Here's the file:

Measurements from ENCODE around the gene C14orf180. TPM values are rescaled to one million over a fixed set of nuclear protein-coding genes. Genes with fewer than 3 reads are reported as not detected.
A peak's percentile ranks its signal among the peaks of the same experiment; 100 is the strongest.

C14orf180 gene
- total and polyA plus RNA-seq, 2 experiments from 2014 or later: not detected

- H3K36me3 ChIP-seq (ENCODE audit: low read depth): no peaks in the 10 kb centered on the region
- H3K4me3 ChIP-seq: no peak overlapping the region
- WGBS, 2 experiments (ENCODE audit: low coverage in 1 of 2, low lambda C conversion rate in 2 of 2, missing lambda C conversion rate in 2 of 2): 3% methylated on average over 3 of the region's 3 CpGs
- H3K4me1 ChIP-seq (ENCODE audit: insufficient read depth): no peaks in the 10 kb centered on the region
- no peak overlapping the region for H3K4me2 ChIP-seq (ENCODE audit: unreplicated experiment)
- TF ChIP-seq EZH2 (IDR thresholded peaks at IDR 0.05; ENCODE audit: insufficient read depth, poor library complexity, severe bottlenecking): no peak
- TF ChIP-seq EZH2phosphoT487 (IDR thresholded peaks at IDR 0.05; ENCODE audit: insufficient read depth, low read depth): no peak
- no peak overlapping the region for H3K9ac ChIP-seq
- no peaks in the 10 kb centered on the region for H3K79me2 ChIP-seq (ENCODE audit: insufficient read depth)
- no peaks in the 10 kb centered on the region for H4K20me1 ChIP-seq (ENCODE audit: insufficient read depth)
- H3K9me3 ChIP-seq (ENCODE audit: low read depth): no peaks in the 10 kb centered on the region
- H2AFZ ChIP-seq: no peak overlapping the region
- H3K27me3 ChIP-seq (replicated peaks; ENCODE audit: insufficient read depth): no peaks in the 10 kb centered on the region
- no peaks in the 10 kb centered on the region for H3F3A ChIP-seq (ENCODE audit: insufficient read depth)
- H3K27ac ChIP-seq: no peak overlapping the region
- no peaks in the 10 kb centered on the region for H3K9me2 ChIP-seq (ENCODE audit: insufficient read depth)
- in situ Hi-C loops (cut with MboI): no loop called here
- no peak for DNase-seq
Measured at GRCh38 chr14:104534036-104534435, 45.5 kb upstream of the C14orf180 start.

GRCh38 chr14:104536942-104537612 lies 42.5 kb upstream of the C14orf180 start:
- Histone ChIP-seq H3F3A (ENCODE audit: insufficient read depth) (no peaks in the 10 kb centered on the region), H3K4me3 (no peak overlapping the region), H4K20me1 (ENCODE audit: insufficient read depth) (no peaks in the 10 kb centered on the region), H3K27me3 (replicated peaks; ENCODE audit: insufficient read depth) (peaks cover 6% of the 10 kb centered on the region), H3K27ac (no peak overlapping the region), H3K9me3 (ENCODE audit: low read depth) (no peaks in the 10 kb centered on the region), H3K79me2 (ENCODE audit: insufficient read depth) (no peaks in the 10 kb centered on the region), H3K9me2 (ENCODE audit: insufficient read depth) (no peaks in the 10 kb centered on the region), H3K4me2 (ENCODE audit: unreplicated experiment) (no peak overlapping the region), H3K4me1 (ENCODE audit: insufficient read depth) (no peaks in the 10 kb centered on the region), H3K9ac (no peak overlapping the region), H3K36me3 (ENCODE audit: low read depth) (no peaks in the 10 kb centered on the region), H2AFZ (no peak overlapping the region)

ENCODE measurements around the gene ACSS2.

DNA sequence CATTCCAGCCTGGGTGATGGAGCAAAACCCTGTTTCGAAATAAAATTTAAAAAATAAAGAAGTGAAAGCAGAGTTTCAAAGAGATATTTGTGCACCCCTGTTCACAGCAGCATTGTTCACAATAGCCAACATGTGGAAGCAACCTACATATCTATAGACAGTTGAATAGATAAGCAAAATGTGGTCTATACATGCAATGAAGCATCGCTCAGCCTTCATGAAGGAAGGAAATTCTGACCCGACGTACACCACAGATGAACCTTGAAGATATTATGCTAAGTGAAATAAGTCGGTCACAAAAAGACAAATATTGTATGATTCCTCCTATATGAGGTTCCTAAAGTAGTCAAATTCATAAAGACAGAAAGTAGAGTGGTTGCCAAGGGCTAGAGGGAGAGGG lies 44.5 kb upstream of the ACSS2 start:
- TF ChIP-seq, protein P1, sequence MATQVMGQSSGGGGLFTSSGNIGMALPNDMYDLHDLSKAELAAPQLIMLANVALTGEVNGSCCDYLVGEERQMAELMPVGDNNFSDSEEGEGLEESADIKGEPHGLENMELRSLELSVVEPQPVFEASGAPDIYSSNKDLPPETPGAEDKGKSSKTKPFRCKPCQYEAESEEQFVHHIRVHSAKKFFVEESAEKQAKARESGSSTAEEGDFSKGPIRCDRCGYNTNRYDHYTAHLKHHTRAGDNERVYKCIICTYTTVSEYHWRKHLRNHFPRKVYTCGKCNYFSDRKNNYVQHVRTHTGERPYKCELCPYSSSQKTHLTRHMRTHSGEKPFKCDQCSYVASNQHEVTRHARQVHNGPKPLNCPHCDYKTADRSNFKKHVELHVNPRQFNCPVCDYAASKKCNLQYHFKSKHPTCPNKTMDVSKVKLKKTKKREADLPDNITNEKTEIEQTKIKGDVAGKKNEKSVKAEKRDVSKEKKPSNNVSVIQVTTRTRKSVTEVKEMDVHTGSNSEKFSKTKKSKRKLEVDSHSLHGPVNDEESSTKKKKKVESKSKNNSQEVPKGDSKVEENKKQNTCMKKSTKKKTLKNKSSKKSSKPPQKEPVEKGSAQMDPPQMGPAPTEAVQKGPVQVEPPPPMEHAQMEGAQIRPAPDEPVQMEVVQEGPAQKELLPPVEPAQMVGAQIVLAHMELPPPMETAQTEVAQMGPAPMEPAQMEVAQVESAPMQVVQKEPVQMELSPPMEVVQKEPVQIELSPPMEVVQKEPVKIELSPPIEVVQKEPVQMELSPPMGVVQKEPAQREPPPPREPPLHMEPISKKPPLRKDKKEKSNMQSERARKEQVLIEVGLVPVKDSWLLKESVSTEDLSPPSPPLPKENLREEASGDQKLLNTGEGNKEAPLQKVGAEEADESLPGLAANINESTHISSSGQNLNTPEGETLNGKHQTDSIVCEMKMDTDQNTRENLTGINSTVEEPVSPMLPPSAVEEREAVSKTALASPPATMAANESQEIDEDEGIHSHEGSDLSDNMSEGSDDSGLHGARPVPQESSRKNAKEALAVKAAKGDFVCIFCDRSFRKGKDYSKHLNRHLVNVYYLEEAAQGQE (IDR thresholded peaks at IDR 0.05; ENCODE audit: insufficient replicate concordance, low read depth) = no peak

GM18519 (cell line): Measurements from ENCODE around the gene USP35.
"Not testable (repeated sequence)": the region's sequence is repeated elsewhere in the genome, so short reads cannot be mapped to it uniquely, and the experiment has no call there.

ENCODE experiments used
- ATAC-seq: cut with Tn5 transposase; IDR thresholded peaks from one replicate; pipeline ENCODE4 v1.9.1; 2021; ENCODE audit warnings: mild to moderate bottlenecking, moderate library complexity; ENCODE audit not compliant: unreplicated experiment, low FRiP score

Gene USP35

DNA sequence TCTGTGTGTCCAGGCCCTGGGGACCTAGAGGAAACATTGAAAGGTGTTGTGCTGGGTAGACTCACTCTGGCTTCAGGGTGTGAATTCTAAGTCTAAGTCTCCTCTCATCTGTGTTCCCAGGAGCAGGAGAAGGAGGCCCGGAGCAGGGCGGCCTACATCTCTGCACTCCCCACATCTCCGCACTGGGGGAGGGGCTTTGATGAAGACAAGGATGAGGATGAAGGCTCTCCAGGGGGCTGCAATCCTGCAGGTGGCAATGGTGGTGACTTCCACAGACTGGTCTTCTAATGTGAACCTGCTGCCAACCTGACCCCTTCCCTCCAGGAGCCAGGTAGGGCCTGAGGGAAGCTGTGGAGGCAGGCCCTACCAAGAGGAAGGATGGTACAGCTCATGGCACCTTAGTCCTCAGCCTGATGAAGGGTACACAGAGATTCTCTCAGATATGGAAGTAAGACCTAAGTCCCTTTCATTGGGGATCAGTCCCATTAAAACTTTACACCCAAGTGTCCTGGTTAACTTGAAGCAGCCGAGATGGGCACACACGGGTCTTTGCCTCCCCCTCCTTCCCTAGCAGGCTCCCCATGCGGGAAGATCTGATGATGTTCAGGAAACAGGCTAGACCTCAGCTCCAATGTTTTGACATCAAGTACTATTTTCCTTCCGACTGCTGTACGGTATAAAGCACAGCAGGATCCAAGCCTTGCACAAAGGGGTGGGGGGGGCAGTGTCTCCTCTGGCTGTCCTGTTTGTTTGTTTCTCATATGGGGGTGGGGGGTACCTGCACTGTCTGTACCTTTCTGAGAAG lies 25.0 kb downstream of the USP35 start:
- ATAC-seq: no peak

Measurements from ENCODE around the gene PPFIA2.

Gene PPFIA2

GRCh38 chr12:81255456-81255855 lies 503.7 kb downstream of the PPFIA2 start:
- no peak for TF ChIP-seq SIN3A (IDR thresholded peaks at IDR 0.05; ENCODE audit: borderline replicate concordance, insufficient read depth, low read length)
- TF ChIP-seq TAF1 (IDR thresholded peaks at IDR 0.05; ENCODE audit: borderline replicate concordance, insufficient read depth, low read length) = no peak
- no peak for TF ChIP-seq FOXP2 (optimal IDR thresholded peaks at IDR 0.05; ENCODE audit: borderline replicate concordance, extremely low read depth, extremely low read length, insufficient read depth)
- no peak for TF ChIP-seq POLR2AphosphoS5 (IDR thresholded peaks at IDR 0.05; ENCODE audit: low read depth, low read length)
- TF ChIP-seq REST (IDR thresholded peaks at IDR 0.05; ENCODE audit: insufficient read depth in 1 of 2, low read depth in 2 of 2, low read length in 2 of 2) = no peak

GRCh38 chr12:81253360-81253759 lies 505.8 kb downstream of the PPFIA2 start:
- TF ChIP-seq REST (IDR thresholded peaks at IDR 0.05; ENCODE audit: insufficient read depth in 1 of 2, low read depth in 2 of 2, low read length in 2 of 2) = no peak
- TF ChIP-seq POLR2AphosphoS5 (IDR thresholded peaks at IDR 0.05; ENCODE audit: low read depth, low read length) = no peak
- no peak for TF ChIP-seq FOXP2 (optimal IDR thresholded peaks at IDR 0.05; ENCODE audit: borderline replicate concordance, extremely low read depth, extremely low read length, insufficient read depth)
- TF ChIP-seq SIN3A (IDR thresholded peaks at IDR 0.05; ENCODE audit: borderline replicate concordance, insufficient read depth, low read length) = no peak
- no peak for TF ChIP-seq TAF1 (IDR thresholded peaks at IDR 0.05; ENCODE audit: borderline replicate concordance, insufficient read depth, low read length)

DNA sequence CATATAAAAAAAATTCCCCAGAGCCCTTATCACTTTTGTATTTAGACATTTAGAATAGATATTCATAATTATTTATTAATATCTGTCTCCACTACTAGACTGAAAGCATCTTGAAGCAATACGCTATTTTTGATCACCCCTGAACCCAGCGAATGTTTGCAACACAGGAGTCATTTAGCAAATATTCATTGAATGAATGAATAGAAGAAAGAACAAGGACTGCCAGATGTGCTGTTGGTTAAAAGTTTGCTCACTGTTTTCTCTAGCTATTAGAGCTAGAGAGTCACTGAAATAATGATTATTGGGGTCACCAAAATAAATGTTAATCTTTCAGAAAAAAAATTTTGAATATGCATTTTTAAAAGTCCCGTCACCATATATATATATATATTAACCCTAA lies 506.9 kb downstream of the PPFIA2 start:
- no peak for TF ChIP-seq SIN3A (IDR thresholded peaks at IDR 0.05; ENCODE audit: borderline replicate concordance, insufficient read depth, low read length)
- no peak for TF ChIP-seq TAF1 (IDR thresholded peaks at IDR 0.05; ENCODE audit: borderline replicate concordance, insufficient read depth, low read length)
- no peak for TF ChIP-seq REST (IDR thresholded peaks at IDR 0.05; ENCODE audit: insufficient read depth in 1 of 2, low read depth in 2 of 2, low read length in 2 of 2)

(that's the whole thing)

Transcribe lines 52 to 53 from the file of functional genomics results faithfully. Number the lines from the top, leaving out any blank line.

- no peak for TF ChIP-seq TAF1 (IDR thresholded peaks at IDR 0.05; ENCODE audit: borderline replicate concordance, insufficient read depth, low read length)
- no peak for TF ChIP-seq REST (IDR thresholded peaks at IDR 0.05; ENCODE audit: insufficient read depth in 1 of 2, low read depth in 2 of 2, low read length in 2 of 2)